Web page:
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Reform of the ultra vires rule: A personal view.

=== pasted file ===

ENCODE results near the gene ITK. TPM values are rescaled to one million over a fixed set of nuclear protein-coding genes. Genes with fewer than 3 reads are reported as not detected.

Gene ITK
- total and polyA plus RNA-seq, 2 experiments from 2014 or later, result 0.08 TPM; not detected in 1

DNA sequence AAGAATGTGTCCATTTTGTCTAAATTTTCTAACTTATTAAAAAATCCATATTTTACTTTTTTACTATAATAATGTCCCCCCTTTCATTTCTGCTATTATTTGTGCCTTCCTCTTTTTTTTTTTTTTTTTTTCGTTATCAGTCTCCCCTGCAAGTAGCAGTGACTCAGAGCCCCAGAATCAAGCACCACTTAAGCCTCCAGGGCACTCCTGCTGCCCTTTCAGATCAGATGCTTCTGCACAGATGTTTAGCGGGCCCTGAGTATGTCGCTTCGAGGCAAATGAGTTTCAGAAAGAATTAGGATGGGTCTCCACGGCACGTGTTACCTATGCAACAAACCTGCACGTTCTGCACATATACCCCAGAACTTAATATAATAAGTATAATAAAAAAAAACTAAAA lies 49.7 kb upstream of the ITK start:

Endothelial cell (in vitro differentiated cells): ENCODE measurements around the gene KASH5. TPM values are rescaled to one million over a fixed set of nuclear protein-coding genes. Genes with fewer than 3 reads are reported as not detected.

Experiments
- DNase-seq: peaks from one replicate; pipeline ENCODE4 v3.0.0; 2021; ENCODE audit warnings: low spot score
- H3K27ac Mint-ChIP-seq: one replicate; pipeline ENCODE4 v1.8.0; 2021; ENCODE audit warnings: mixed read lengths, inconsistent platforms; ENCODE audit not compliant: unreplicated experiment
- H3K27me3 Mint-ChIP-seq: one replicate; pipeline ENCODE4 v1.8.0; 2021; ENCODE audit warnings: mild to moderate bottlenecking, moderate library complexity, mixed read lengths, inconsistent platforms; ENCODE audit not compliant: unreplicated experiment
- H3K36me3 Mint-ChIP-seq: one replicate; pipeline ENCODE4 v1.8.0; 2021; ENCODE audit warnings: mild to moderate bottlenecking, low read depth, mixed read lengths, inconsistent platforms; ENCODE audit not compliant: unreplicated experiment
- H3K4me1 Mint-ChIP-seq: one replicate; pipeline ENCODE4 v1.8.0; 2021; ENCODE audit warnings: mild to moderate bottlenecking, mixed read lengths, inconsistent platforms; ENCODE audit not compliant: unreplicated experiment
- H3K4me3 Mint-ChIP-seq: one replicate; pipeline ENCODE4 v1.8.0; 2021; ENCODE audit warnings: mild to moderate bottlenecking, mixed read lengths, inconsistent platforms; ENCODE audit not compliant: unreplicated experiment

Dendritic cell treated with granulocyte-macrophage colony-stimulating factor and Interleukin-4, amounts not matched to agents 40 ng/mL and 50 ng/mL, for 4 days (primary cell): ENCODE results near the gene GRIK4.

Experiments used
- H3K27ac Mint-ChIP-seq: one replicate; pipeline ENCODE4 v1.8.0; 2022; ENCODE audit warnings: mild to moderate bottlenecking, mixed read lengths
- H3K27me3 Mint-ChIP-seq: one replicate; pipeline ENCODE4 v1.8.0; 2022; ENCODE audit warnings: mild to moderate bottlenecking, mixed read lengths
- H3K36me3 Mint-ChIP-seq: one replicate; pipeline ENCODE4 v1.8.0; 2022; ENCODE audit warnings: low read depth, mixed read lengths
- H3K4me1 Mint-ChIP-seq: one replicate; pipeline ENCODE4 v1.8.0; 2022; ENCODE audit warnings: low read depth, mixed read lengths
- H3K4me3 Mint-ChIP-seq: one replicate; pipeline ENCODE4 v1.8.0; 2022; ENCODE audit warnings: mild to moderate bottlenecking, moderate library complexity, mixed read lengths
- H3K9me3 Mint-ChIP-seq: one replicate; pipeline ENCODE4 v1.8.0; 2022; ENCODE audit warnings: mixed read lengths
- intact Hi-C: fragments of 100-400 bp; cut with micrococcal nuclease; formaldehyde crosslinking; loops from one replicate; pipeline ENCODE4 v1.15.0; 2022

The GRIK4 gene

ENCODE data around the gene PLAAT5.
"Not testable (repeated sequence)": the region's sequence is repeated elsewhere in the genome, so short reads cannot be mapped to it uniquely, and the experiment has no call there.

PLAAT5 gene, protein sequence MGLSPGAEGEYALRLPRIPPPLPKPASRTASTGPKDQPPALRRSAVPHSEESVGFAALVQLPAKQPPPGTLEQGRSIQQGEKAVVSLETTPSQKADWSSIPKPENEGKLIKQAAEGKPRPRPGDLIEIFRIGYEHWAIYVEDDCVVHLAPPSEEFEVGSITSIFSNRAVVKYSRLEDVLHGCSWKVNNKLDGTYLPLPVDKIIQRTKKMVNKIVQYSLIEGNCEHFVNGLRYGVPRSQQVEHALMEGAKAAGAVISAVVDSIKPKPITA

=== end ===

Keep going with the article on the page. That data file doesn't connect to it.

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Company Lawyer 1987 REFORM OF THE ULTRA VIRES RULE: A PERSONAL VIEW S.N. Frommel. Legislation: Council Directive 68/151 on company law Art.9 Abstract: Paper submitted to the Department of Trade and Industry in September 1986. *11 The following paper by Dr SN Frommel [FNa1] was submitted to the Department of Trade and Industry in September 1986. The consultative document was published at the end of July. The Consultative Document: A Critical Appraisal The consultative document issued by the Department of Trade and Industry (DTI) consists of a report prepared by Dr D Prentice, preceeded by a short introduction. The great respect I have for Dr Prentice does not, I hope, preclude a friendly but critical appraisal of his paper. Ultra vires and powers of directors I believe the DTI should have asked Dr Prentice to conduct an inquiry into 'the powers of directors to bind a company in transactions with third parties' which is the wider and more important issue; the 'ultra vires rule' is no more than an aspect of the problem. In Great Britain, the board of directors has the power to bind a company in transactions with third parties. These powers, which are conferred upon the directors collectively, while acting as a body, are subject to a double limitation. First, the directors may not act outside the objects of the company, as set out in the memorandum of association (capacity, ultra vires) and, second, they can only exercise those powers which have been delegated to them by the company under the articles of association (authority). If they exceed these powers, the transaction may, nevertheless, in certain circumstances be enforced against the company by a third party who has acted in good faith. In addition, these acts, provided that they are intra vires the company, may always be ratified by the company. Transactions that are ultra vires, ie outside the objects of the company, are void and cannot be ratified by the company even with the unanimous consent of its members: they are said to be beyond the company's 'capacity'. ...read more.